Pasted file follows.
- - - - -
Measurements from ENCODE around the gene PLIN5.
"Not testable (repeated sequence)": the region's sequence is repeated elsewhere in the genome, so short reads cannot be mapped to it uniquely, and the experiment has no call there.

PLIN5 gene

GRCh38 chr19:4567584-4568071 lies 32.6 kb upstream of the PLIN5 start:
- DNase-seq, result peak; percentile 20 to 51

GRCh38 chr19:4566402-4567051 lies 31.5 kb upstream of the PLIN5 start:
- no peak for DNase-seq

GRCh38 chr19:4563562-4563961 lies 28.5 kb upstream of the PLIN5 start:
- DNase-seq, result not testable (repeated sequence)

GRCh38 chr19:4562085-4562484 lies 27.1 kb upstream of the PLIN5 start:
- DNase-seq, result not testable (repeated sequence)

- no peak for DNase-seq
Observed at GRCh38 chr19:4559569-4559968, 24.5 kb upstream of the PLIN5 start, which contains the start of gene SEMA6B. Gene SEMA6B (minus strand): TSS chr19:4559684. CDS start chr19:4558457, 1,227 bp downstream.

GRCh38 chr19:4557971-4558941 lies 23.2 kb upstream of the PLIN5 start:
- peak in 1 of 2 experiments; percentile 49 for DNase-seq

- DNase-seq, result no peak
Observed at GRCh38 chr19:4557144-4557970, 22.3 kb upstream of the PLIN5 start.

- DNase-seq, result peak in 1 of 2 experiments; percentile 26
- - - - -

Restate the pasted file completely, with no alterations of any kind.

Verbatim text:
Measurements from ENCODE around the gene PLIN5.
"Not testable (repeated sequence)": the region's sequence is repeated elsewhere in the genome, so short reads cannot be mapped to it uniquely, and the experiment has no call there.

PLIN5 gene

GRCh38 chr19:4567584-4568071 lies 32.6 kb upstream of the PLIN5 start:
- DNase-seq, result peak; percentile 20 to 51

GRCh38 chr19:4566402-4567051 lies 31.5 kb upstream of the PLIN5 start:
- no peak for DNase-seq

GRCh38 chr19:4563562-4563961 lies 28.5 kb upstream of the PLIN5 start:
- DNase-seq, result not testable (repeated sequence)

GRCh38 chr19:4562085-4562484 lies 27.1 kb upstream of the PLIN5 start:
- DNase-seq, result not testable (repeated sequence)

- no peak for DNase-seq
Observed at GRCh38 chr19:4559569-4559968, 24.5 kb upstream of the PLIN5 start, which contains the start of gene SEMA6B. Gene SEMA6B (minus strand): TSS chr19:4559684. CDS start chr19:4558457, 1,227 bp downstream.

GRCh38 chr19:4557971-4558941 lies 23.2 kb upstream of the PLIN5 start:
- peak in 1 of 2 experiments; percentile 49 for DNase-seq

- DNase-seq, result no peak
Observed at GRCh38 chr19:4557144-4557970, 22.3 kb upstream of the PLIN5 start.

- DNase-seq, result peak in 1 of 2 experiments; percentile 26